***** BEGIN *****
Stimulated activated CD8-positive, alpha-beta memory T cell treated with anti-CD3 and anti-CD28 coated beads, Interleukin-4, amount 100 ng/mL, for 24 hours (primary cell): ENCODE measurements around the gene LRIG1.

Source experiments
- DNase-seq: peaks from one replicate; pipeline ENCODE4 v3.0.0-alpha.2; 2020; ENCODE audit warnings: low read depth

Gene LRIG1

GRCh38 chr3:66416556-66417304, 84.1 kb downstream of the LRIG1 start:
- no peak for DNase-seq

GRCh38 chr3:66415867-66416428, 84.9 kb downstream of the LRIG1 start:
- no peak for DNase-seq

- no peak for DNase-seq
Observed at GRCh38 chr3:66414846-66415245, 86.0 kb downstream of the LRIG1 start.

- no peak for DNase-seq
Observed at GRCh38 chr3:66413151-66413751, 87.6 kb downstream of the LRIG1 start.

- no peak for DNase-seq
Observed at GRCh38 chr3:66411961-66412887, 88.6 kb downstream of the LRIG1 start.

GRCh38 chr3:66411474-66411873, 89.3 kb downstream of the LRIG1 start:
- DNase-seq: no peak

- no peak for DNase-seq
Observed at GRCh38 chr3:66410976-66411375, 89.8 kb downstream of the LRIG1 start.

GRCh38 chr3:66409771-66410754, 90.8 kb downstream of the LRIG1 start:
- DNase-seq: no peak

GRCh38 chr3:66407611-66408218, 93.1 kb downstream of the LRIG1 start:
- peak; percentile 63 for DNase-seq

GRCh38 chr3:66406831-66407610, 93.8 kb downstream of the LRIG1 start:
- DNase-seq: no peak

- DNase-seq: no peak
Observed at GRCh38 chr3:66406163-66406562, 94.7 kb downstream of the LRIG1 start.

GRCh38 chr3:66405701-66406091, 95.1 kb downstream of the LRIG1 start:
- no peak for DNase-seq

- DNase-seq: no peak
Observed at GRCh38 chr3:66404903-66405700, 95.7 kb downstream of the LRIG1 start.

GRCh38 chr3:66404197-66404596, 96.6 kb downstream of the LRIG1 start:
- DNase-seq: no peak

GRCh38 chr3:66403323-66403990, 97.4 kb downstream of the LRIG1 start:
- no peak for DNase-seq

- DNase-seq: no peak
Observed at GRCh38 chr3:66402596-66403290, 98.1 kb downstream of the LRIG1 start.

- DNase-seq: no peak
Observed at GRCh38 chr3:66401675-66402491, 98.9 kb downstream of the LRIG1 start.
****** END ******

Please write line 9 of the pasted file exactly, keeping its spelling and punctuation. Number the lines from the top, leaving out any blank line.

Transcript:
- no peak for DNase-seq